“J Street is deeply concerned by reports that Israeli settlers have occupied a contested house in the heart of the city of Hebron. In the midst of the ongoing crisis around the Temple Mount, the last thing the region needs is a deliberately provocative action by the settlement movement in a religiously sensitive area that could further inflame national and religious tensions. We call on the US government and others in the international community to make absolutely clear to Israeli leaders that this type of provocation undermines the chances for peace and security in the region and needs to be reversed… Like the Temple Mount, the city has been and continues to be a flashpoint for confrontation and violence. The Hebron settlers and their allies clearly believe that they can take advantage of the present crisis and push their long-term expansionist agenda by creating new “facts on the ground.” It is vital that the prime minister and defense minister act in the best interests of Israeli security and uphold the rule of law by swiftly removing these families from the property.”
Marilyn Katz writes: “Now that the ACLU, J Street and Americans for Peace Now have exposed the bills for what they are – brash attempts at delegitimizing free speech and legitimizing occupation, members of congress like Congressman Kennedy are beginning to back off. But more needs to be done. The mesmerizing antics of Trump can be all consuming – but if this legislation is not stopped in its tracks the deadly long term consequences of the bill should not be underestimated.”
“U.S. President Donald Trump said on Tuesday he would be surprised if Iran is in compliance with a nuclear deal when recertification comes up again in three months, according to an interview with the Wall Street Journal.”We’ll talk about the subject in 90 days but I would be surprised if they were in compliance,” he told the Journal. The president must certify to Congress every three months that Iran is complying with the 2015 nuclear deal.”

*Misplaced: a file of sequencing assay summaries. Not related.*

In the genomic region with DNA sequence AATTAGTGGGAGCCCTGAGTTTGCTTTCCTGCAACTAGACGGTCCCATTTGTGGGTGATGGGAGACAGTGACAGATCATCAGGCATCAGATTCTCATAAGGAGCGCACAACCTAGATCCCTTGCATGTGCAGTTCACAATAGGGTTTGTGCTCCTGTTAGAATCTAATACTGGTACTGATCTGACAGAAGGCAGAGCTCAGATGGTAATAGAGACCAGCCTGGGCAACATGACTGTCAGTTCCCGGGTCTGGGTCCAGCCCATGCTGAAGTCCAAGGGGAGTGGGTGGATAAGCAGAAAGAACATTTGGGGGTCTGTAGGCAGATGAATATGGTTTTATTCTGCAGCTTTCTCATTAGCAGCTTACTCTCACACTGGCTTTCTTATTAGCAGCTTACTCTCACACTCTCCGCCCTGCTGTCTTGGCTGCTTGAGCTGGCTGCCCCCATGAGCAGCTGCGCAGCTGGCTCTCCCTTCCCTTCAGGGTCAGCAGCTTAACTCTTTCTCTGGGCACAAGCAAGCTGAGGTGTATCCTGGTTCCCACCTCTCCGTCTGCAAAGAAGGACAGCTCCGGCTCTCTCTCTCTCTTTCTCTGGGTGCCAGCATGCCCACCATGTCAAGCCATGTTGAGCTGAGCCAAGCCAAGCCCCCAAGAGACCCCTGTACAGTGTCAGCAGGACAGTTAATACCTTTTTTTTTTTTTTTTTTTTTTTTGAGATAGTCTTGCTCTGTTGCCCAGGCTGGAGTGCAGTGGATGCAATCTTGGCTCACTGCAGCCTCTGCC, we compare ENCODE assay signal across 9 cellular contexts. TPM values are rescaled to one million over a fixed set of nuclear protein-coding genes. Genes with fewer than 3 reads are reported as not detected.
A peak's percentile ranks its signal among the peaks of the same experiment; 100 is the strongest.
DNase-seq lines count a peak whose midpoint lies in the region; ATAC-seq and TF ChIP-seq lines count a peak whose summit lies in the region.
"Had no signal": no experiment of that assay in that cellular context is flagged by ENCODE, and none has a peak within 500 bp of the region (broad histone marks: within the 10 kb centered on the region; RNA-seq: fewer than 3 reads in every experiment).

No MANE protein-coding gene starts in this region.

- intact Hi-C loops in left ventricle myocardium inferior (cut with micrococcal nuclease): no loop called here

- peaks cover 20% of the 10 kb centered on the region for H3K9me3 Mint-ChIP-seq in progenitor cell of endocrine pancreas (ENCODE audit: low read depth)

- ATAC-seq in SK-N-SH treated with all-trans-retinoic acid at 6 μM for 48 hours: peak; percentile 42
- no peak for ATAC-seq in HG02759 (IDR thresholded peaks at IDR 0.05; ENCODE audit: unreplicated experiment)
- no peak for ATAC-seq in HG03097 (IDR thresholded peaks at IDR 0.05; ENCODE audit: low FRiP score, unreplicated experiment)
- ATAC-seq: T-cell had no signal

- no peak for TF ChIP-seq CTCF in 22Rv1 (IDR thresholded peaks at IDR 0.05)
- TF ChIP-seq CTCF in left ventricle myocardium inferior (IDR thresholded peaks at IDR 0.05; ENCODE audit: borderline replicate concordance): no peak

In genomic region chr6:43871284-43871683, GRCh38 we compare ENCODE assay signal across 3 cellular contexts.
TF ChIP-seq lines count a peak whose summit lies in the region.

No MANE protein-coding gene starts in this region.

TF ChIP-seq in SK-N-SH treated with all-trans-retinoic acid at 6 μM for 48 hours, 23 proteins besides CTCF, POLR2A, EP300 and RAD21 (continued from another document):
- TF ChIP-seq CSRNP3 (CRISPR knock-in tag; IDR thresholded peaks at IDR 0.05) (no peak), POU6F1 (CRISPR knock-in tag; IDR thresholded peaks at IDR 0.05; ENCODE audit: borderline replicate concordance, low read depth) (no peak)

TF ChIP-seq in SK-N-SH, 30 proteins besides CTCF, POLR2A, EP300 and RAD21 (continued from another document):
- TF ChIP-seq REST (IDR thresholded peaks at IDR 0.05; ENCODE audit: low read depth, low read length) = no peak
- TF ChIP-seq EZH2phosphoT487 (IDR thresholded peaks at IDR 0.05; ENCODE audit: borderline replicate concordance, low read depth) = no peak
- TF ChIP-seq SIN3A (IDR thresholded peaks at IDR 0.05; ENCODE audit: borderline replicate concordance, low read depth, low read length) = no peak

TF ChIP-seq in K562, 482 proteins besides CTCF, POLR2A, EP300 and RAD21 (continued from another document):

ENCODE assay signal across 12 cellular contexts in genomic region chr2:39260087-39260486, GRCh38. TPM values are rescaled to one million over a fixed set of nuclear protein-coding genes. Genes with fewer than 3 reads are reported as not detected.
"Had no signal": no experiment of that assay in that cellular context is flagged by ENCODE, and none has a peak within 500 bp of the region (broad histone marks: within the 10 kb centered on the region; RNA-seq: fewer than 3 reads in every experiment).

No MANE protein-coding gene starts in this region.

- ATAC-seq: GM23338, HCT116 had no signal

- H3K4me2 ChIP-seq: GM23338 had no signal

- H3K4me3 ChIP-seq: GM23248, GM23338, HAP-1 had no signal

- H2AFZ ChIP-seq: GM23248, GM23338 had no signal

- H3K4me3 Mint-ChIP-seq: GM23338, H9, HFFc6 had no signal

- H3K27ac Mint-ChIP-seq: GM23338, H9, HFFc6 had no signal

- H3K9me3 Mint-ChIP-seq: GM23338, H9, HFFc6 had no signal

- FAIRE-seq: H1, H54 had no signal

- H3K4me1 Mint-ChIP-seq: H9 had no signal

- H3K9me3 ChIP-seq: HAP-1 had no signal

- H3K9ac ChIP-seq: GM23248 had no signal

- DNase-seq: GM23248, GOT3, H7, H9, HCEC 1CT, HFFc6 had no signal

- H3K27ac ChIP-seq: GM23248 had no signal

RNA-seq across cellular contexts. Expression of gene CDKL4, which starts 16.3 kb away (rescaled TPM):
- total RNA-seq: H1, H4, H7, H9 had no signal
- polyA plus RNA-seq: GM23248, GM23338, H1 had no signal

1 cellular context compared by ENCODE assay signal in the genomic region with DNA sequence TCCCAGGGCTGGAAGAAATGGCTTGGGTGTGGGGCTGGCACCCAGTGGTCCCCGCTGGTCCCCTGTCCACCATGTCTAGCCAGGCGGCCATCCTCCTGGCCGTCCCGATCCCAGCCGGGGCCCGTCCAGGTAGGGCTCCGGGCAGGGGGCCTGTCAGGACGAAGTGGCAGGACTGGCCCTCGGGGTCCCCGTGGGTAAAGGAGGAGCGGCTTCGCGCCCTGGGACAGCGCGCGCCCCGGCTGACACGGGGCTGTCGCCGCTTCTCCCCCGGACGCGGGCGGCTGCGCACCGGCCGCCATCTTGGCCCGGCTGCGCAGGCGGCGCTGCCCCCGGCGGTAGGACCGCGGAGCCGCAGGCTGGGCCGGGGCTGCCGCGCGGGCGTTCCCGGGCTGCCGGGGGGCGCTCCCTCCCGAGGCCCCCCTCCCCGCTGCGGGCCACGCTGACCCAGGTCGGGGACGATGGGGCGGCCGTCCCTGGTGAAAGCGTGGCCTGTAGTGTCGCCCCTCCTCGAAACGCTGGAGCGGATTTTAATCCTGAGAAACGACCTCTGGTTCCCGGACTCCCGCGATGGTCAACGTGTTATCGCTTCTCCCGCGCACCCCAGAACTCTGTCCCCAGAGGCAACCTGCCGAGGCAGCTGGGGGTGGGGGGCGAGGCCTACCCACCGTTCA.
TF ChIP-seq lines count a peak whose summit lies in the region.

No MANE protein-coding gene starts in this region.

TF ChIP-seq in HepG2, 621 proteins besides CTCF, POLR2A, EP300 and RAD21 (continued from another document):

“Muslim leaders announced on Thursday that the faithful could resume praying at the Aqsa Mosque in Jerusalem after Israel, seeking to reduce tensions in an explosive atmosphere, had the last traces of security infrastructure near the entrances to the holy site removed before dawn. The moves came after a two-week standoff and outbursts of deadly violence that spread to the West Bank, as the Palestinians in East Jerusalem boycotted the sacred compound, praying en masse in the streets to protest the installation of metal detectors and other security measures.”
Israeli lawmakers vote to set high bar for ceding parts of Jerusalem, Reuters
“Israel’s parliament on Wednesday passed the first of three votes needed to enact legislation that would set an extra-high threshold for any future vote on ceding parts of Jerusalem to the Palestinians.The proposed amendment to the Jerusalem Basic Law – defining the city’s legal status – could pass into law later this year.”
Despite army order, Hebron squatters confident they’re staying put, Times of Israel
“The closed military zone order placed on the Machpela House in Hebron Wednesday morning did little to dampen the enthusiasm of the 15 settler families squatting in the contested building as night fell. Just outside the perimeter of blue gates set up around the entrance of the five-story complex, a play was being put on for young Machpela House residents as well as children from the surrounding area. Even for Hebron, where several hundred heavily guarded Jewish settlers are surrounded by 200,000 Palestinians, the presence of uniformed soldiers was particularly high. Half a dozen Border Police officers were guarding the home’s entrance and periphery alone, though few of the 50 children and supervising adults watching the play about the destruction of the second Jewish temple seemed fazed.”